Lessons from the Shutdown [OPINION]
Now that the latest manufactured crisis is over, it behooves the American voter, and Republicans in particular, to sort through the consequences in the hopes of learning a thing or two. For if we do not, the stage is set for a repeat performance of this tragic farce early next year.
First, this whole endeavor never had to happen. Even with only a Schoolhouse Rock level understanding of the American political system you could see that Republicans simply didn’t have the votes to clear both houses of Congress, let alone a Presidential veto.
They were counting on Democrats not having the stomachs for the political pain the shutdown would cause. Recent history may have given them good reason to believe that Democrats would bend, but that doesn’t legitimize the hostage taking approach.
Second, the wrong people are paying for this mess. The shutdown caused real pain to the economy, which is estimated at $24 billion in lost GDP. Everyday people who had no part in egging this on found themselves paying part of the price in ways that ranged from small inconveniences, like disrupted travel plans, to significant loss of income, as with the furloughed workers of private sector contracting firms who won’t be reimbursed because they are not federal employees. Some of these people are in fairly low-paying jobs and can hardly afford to miss a paycheck.
Compare that to the Tea Party members of the House and the Senate, who deserve the lion’s share of the blame but will not forfeit a nickel of their bloated salaries for all the unnecessary trouble that they caused.
Third, when the media does its job, the American people can see through the spin. Despite the rather pathetic attempts by Fox News and the regular suspects on right-wing radio to paint the shutdown as the Democrats’ fault, polls show that while no one escaped unscathed, Republicans were rightfully blamed by the majority of American voters.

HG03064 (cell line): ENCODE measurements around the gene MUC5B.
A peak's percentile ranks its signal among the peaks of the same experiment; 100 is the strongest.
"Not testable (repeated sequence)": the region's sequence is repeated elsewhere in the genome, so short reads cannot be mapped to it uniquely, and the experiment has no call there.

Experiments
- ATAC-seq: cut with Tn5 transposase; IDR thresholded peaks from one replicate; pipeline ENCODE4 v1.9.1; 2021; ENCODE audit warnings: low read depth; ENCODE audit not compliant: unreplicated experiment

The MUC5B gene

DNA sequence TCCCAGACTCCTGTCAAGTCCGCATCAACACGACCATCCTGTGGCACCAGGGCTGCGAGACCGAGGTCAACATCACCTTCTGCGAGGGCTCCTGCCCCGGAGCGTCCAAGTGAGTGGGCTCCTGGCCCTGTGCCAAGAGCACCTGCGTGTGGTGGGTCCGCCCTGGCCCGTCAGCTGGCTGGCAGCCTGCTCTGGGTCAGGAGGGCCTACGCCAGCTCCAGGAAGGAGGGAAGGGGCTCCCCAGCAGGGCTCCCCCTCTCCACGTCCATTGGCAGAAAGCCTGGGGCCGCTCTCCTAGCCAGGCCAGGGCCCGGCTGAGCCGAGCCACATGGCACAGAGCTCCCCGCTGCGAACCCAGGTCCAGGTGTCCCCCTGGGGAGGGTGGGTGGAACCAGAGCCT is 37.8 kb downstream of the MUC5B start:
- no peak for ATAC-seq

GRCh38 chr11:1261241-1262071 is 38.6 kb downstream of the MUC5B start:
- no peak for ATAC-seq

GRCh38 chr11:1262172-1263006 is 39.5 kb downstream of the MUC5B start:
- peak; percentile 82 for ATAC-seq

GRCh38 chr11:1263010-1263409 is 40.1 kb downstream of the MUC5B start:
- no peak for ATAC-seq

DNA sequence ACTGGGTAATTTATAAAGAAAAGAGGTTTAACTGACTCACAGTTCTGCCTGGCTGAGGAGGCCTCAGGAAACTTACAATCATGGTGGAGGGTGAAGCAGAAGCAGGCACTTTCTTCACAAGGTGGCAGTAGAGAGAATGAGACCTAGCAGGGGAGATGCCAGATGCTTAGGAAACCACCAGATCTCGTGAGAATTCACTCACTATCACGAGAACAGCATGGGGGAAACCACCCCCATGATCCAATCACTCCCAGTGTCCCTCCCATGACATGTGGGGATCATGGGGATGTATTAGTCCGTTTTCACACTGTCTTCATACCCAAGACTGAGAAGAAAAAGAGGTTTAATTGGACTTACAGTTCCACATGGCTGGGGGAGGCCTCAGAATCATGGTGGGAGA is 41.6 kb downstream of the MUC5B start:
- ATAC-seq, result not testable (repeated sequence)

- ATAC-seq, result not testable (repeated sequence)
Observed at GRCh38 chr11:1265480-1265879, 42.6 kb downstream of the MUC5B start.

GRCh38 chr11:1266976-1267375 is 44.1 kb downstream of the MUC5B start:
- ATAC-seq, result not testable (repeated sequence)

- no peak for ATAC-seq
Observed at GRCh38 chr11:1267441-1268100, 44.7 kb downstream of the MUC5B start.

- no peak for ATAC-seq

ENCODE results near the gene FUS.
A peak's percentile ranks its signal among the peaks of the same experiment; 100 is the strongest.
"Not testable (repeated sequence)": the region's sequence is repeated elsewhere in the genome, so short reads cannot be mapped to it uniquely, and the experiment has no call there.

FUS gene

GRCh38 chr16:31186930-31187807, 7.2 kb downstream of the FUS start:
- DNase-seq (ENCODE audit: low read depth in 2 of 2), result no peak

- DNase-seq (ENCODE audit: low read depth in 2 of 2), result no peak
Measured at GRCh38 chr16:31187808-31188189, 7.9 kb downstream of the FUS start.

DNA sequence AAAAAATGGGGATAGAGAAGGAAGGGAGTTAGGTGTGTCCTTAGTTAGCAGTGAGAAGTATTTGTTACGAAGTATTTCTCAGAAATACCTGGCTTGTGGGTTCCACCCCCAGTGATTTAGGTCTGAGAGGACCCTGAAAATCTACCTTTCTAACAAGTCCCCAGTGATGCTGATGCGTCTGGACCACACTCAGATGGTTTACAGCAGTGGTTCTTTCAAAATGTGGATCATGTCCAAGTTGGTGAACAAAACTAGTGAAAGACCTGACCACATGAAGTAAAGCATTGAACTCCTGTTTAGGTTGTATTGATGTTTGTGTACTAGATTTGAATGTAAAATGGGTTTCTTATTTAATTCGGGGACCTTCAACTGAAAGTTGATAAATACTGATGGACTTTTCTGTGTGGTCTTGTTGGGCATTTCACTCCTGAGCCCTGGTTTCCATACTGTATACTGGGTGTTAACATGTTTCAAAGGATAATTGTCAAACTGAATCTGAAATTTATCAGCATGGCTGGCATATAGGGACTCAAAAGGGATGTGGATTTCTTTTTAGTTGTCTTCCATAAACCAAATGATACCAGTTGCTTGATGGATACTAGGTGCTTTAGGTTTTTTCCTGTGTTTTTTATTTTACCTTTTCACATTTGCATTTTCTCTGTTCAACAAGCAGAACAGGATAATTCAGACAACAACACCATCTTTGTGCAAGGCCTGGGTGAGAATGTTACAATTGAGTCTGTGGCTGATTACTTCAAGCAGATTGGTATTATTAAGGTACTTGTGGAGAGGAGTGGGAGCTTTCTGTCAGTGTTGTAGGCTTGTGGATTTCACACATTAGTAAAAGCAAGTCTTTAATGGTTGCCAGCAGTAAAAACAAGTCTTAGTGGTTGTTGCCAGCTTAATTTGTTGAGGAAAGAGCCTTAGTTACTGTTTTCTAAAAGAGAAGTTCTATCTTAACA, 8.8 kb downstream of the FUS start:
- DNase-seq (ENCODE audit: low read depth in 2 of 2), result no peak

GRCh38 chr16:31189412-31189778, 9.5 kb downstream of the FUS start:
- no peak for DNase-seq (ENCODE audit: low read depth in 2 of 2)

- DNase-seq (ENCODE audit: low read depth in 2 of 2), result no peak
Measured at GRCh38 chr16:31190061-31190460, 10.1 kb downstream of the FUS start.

This is in no small part thanks to many of the mainstream media outlets going beyond their usual “balanced” approach of allowing Republican talking points to get equal time with the actual facts of the situation. To be sure, there were still some examples of blame being aimed at both sides, but these came mainly from people who are so committed to convincing people that Washington is broken, that they can’t be bothered to look into who exactly is doing the breaking.
Last, some people will never learn. Despite the fact that whole effort earned Republicans exactly nothing but lower poll numbers, Tea Partiers are celebrating the Senators and Representatives that pushed for the shutdown, and raising money to create primary challenges for the more moderate Republicans that refused to drive the economy over the cliff of a debt default.
Recent polls show favorability ratings for the Tea Party at thirty percent and falling. True believers might not be able to grasp that it takes a two-thirds majority of both houses of Congress to override a Presidential veto, but you can bet that GOP strategists understand that recasting the Republican Party with all Tea Party approved candidates is a recipe for losing the House and long term national irrelevance.
The next few months will show if sensible Republicans can come up with a plan to sit on their Tea Party colleagues and actually manage a budget compromise with Senate Democrats. If the so-called moderates in the Republican House again allow the Tea Party crazies to stomp their feet and hold their breath until they get their way, another shutdown showdown is inevitable.
Tea Partiers may be incapable of piecing two and two together, but the majority of American voters doesn’t suffer from the same malady. Now we get to see if the Republican leadership is capable of learning from its own mistakes.
The opinions expressed in this commentary are solely those of John Gossman and do not necessarily reflect the opinions of this radio station, Results Radio or Townsquare Media.